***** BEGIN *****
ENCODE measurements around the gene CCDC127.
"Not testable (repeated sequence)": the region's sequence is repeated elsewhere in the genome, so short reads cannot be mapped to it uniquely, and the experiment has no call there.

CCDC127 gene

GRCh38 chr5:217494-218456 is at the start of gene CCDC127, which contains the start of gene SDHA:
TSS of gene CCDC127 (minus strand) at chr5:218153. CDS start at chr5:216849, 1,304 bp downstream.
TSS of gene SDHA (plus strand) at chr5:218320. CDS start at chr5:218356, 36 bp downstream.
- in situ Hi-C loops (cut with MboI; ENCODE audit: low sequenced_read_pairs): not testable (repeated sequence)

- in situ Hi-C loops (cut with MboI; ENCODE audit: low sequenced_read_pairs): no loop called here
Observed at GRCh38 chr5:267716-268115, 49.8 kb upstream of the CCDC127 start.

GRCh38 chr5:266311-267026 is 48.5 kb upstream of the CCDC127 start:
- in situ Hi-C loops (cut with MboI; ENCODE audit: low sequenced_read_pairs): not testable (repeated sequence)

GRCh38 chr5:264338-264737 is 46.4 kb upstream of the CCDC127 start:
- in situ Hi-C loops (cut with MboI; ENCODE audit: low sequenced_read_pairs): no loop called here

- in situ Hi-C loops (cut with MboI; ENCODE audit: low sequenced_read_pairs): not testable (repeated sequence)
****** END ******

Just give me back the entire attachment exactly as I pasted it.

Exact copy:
ENCODE measurements around the gene CCDC127.
"Not testable (repeated sequence)": the region's sequence is repeated elsewhere in the genome, so short reads cannot be mapped to it uniquely, and the experiment has no call there.

CCDC127 gene

GRCh38 chr5:217494-218456 is at the start of gene CCDC127, which contains the start of gene SDHA:
TSS of gene CCDC127 (minus strand) at chr5:218153. CDS start at chr5:216849, 1,304 bp downstream.
TSS of gene SDHA (plus strand) at chr5:218320. CDS start at chr5:218356, 36 bp downstream.
- in situ Hi-C loops (cut with MboI; ENCODE audit: low sequenced_read_pairs): not testable (repeated sequence)

- in situ Hi-C loops (cut with MboI; ENCODE audit: low sequenced_read_pairs): no loop called here
Observed at GRCh38 chr5:267716-268115, 49.8 kb upstream of the CCDC127 start.

GRCh38 chr5:266311-267026 is 48.5 kb upstream of the CCDC127 start:
- in situ Hi-C loops (cut with MboI; ENCODE audit: low sequenced_read_pairs): not testable (repeated sequence)

GRCh38 chr5:264338-264737 is 46.4 kb upstream of the CCDC127 start:
- in situ Hi-C loops (cut with MboI; ENCODE audit: low sequenced_read_pairs): no loop called here

- in situ Hi-C loops (cut with MboI; ENCODE audit: low sequenced_read_pairs): not testable (repeated sequence)